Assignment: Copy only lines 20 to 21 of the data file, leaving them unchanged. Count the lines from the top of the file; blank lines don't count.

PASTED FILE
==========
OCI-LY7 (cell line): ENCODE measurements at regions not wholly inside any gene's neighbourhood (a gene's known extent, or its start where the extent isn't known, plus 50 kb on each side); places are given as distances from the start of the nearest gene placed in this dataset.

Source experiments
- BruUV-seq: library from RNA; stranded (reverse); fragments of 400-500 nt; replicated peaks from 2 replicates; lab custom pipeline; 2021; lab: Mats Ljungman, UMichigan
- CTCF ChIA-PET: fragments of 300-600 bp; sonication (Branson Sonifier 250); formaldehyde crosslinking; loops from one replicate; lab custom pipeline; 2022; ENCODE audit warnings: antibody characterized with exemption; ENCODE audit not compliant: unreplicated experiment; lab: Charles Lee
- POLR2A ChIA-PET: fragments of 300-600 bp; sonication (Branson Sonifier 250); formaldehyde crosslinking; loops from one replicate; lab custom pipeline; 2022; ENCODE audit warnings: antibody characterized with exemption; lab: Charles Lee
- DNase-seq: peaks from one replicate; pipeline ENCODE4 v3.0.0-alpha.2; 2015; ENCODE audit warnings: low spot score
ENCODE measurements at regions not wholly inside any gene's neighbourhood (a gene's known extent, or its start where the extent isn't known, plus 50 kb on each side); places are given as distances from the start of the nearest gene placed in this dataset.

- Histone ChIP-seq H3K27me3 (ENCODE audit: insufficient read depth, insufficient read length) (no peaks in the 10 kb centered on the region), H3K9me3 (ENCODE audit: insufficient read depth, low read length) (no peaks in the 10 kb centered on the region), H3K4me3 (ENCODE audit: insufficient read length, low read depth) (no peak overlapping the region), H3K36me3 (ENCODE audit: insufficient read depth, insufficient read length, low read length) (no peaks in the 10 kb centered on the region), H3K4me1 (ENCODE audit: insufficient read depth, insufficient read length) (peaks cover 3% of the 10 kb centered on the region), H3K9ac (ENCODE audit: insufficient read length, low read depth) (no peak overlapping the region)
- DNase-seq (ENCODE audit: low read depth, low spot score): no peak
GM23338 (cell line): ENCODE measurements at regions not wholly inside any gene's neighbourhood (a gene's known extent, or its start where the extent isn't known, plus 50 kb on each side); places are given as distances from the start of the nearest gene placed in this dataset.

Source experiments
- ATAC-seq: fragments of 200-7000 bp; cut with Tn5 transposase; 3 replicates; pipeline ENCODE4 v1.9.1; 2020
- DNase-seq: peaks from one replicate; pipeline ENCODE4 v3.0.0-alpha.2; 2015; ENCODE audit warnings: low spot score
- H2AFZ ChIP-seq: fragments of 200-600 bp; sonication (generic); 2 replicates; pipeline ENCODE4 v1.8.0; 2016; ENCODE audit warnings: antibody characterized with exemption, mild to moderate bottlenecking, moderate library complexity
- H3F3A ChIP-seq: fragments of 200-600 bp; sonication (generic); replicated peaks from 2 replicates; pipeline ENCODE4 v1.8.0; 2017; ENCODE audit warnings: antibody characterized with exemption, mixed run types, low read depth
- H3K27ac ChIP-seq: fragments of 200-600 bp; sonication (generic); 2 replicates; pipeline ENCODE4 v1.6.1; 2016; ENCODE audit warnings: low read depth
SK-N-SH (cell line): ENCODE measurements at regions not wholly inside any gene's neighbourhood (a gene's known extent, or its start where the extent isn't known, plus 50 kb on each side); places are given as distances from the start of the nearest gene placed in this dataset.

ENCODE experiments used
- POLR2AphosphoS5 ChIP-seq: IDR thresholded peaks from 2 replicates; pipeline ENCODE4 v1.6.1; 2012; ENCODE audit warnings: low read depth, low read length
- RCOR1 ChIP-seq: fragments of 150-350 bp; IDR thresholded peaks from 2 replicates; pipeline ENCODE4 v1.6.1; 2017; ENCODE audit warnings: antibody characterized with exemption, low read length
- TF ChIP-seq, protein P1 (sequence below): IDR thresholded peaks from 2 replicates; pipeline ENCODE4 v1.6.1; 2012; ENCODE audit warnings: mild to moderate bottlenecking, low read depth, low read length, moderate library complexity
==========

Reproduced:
- RCOR1 ChIP-seq: fragments of 150-350 bp; IDR thresholded peaks from 2 replicates; pipeline ENCODE4 v1.6.1; 2017; ENCODE audit warnings: antibody characterized with exemption, low read length
- TF ChIP-seq, protein P1 (sequence below): IDR thresholded peaks from 2 replicates; pipeline ENCODE4 v1.6.1; 2012; ENCODE audit warnings: mild to moderate bottlenecking, low read depth, low read length, moderate library complexity